Tuesday, January 8, 2019

Active Rigs In North Dakota Holding Steady At 64 -- January 8, 2019

Mexico: Pemex oil, natural gas production declines in November. Oil: 1.7 million bopd; lowest production level since 1980. 

Alberta: trying to find a solution. Is building a refinery the answer? -- Bloomberg

QEP: receives $2 billion takeover bid
QEP Resources has recently tried to develop itself into a pure-play Permian company by divesting its assets in the Williston and the Haynesville. Both deals are currently still pending closure.
... an approximate value of $21,000 per acre, but Stifel estimated the fair market value for QEP’s Permian assets to be between $30,000 and $40,000 per acre. Therefore, Stifel does not anticipate Elliott’s offer to be accepted.  
ISO New England: link here; winter storm on its way.

Back to the Bakken

Only one well comes off the confidential today -- Tuesday, January 8, 2018:
Active rigs:

Active Rigs64543958165

RBN Energy: gas pipeline-constrained New England keeps lifelines to fuel oil and LNG.
It’s so ironic. New England is only a stone’s throw from the burgeoning Marcellus natural gas production area, but pipeline constraints during high-demand periods in the wintertime leave power generators in the six-state region gasping for more gas. Now, with only minimal expansions to New England’s gas pipeline network on the horizon, the region is doubling down on a long-term plan to rely on a combination of gas liquefaction, LNG storage, LNG imports and gas-to-oil fuel switching at dual-fuel power plants to help keep the heat and lights on through those inevitable cold snaps. Today, we discuss recent developments on the gas-supply front in “Patriots Nation.”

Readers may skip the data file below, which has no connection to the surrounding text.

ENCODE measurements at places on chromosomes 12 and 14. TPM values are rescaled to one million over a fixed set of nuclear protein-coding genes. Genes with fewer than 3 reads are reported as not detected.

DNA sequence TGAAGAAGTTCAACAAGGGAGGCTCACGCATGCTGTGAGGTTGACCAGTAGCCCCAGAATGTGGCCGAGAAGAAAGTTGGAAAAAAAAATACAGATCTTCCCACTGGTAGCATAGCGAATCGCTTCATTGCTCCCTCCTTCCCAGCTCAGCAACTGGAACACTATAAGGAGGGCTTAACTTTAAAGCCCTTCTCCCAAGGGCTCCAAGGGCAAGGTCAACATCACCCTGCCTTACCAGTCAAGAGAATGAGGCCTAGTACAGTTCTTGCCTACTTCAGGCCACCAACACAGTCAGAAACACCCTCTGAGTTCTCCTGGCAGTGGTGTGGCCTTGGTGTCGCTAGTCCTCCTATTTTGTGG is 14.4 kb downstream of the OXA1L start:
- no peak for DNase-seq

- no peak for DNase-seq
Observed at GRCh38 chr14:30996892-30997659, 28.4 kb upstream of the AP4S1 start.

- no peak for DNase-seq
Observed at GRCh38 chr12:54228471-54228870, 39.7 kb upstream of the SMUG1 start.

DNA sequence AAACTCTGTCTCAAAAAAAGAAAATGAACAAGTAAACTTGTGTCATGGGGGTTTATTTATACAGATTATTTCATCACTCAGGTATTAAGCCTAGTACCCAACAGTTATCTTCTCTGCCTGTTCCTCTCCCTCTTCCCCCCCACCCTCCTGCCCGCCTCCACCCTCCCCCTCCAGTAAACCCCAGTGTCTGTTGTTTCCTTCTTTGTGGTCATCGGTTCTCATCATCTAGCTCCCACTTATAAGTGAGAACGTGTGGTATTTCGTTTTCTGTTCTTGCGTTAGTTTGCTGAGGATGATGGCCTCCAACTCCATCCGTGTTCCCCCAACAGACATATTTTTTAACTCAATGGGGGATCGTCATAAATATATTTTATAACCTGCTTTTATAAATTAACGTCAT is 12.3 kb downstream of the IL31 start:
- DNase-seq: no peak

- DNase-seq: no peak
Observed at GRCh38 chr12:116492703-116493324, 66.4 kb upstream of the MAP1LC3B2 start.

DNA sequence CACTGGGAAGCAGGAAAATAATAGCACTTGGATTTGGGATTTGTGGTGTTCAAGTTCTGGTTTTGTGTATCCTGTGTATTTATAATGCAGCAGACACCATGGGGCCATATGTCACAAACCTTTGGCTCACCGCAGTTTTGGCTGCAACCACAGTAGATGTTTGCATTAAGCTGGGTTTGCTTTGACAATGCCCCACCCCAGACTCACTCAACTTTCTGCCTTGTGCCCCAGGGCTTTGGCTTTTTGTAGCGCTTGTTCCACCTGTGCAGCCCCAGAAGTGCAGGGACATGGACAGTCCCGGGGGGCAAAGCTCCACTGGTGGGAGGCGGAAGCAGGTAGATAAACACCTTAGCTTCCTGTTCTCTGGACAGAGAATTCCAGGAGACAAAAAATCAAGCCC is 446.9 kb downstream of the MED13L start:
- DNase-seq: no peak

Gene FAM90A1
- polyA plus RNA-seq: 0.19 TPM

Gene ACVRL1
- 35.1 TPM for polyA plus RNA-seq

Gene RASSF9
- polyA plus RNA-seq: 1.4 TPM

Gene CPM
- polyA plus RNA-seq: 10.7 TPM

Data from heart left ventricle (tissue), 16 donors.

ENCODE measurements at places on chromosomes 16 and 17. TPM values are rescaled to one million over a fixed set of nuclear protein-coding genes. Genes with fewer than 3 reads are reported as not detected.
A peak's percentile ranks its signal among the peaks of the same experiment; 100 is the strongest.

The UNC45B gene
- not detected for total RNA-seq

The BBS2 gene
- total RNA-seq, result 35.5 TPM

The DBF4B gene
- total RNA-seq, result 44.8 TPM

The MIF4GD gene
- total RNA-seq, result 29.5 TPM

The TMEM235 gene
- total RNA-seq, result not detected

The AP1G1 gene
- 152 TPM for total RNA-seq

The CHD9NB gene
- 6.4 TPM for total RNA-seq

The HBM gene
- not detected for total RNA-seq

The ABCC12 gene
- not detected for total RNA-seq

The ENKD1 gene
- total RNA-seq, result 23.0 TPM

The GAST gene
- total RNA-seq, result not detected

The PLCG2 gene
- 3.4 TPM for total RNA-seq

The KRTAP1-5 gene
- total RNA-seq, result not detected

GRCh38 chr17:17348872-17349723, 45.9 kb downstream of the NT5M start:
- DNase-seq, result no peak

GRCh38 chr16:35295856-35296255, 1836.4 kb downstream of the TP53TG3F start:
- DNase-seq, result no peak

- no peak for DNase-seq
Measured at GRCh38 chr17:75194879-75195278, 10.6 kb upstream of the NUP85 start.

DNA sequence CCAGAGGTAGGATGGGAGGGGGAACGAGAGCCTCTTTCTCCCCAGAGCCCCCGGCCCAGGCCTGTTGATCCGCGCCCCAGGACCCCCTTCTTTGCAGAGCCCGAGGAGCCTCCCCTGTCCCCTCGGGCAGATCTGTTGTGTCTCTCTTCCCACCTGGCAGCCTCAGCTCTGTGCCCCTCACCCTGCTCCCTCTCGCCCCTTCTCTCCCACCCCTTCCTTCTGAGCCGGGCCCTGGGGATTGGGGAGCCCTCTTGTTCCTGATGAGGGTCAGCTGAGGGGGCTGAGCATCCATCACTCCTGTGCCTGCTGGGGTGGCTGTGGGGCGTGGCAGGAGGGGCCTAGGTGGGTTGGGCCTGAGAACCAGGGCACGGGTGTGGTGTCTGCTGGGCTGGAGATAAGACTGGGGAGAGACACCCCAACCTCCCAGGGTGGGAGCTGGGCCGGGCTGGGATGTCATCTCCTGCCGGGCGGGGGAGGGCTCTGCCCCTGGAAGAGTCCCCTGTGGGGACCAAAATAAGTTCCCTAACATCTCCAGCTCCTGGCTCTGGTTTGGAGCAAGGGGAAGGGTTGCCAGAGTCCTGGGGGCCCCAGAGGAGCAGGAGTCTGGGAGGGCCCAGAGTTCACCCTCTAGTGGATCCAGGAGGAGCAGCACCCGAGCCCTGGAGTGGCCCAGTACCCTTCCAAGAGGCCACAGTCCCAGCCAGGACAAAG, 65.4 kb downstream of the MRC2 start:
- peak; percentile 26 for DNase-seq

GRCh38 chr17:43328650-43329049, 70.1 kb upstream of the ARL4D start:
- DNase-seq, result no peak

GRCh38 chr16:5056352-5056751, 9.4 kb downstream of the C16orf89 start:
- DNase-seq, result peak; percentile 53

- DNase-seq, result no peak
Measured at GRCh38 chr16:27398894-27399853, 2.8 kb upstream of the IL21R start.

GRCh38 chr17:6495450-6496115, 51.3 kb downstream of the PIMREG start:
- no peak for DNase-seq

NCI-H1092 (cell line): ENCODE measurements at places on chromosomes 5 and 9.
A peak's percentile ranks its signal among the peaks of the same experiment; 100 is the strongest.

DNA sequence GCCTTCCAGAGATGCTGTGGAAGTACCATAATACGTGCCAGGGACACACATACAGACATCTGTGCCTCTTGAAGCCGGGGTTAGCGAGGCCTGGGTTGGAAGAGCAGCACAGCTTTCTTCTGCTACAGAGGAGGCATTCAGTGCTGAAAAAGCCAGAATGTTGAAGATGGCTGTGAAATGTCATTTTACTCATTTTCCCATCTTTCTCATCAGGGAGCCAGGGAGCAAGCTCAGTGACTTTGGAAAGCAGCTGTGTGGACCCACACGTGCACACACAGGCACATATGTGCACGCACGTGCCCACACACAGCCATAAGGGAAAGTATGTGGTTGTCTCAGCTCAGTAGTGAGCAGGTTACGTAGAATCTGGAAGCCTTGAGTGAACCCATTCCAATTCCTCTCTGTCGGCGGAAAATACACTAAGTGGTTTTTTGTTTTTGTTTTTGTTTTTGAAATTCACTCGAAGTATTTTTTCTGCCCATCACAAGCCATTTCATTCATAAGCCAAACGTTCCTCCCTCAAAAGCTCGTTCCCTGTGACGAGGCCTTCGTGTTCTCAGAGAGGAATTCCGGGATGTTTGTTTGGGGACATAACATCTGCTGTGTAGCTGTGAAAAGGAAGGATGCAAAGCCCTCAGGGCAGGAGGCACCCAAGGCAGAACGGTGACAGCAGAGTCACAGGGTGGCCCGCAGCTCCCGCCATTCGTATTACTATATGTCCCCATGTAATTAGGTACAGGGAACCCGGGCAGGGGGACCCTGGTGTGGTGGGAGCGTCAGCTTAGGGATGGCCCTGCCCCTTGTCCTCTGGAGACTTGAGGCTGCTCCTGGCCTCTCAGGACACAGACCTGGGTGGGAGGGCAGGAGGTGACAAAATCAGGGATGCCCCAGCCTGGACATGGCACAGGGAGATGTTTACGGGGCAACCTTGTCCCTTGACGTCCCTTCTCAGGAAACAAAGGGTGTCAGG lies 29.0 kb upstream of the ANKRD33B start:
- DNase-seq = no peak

Well, like it or not, the New England Patriots (11-5) are champions of the AFC East (again) and are in the playoffs for the 10th year in a row. Just as reliably, winter has come to Boston, Hartford, Providence and other big energy-consumption centers in the region. Nothing major yet in the way of snowstorms or frigid temperatures, but there’s been enough cold days and nights to serve as a reminder that while New England has sufficient gas pipeline capacity to meet the region’s needs for most of the year, its pipeline network can max out when the weather turns Siberian. When that happens, there typically isn’t enough pipeline gas available to power many of the gas-fired power-generation units.

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